Serenading Consumers with a Lower-End Product

Posted on Innovation Insight: July 16, 2009, 5:33 p.m.

One of the key arguments in The Silver Lining is that companies have to find ways to "love the low end" to connect with budget conscious customers and fend off attacks from sharp elbowed, low-cost competitors.

A recent Wall Street Journal story shows how one company has found another benefit of loving the low end — keeping skilled workers gainfully employed as its high-end business shrivels up.

The story describes how legendary guitar maker C.F Martin & Co. has introduced a solid wood product line called the "1 Series" that sells for less than $1,000—more than 50% cheaper than its traditional all-wood guitars (the company also sells cheaper guitars that use laminated plywood).

Customers have, not surprisingly, reacted positively to Martin's innovation. The company's high-end guitars are luxury items that are typically early victims of consumer cost-cutting in economic downturns. Edging below $1,000 made luxury affordable enough that the company's first production run of 8,000 1 Series guitars sold out in April.

As one distributor told the Journal, "It was really smart of Martin to come out with these in the current economy. They seem to be filling the niche quite well."

Finding a creative way to boost sales has another important benefit for the company. Manual labor plays a vital role in the production of the company's high-end guitars. Cutting costs to match declining revenues would have resulted in a loss of accumulated capabilities. Instead, the company quickly re-tooled its processes, and kept expert woodmakers working.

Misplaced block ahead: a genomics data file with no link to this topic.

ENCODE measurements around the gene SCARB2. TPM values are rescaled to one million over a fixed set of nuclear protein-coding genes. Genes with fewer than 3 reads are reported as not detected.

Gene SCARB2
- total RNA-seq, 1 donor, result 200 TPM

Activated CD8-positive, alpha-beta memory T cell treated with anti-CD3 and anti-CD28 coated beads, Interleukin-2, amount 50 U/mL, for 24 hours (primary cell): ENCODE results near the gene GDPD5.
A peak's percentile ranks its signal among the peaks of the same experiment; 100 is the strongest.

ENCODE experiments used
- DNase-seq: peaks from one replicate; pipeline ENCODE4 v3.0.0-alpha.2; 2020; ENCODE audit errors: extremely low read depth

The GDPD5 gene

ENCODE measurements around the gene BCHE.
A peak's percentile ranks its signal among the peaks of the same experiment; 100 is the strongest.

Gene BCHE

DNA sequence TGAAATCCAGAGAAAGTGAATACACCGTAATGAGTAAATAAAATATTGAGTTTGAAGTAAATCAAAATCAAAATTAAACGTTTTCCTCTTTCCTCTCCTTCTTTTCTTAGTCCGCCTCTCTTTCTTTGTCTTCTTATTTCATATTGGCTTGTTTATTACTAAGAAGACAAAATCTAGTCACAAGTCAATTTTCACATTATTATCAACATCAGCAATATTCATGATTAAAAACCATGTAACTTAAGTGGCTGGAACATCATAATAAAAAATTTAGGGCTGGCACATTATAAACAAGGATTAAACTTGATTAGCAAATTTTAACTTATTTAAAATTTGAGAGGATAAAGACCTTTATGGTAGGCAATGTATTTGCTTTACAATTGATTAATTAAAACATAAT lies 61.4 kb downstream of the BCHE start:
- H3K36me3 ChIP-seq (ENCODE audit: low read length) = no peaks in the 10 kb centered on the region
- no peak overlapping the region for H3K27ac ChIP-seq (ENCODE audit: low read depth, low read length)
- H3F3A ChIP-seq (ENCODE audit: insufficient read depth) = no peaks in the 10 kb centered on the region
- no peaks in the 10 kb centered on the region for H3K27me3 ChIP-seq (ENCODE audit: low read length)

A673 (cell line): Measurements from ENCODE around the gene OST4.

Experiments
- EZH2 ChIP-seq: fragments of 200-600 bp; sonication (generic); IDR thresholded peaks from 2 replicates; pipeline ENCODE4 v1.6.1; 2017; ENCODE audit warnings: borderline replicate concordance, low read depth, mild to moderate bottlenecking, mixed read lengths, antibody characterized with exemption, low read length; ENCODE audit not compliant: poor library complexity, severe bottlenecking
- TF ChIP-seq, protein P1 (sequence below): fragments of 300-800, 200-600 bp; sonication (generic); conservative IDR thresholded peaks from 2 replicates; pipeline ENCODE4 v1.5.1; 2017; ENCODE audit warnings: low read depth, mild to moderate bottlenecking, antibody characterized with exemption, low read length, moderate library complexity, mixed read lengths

Considering the merits of your own low-end play? Start by asking the following three questions:

Are there are a large group of customers that would be attracted to a much lower-priced product? If you only sell to relatively wealthy customers, large businesses, or customers in highly developed markets, a low-end play might be a great way to expand your market.

What would it take to cut the cost of your product or service by 50 percent or more? Consider bells-and-whistles that appeal to the most demanding customers, mark ups from multiple distribution channels, and other overhead elements.

What other benefits could come from loving the low end? Martin kept its workforce employed; a low-end play might also allow you to experiment with new distribution mechanisms that reduce dependency on a single channel, or edge into emerging markets.

Martin has joined the ranks of low-end lovers like Pfizer and Coach. Each of these efforts provides important lessons about how to address this growing strategic imperative.

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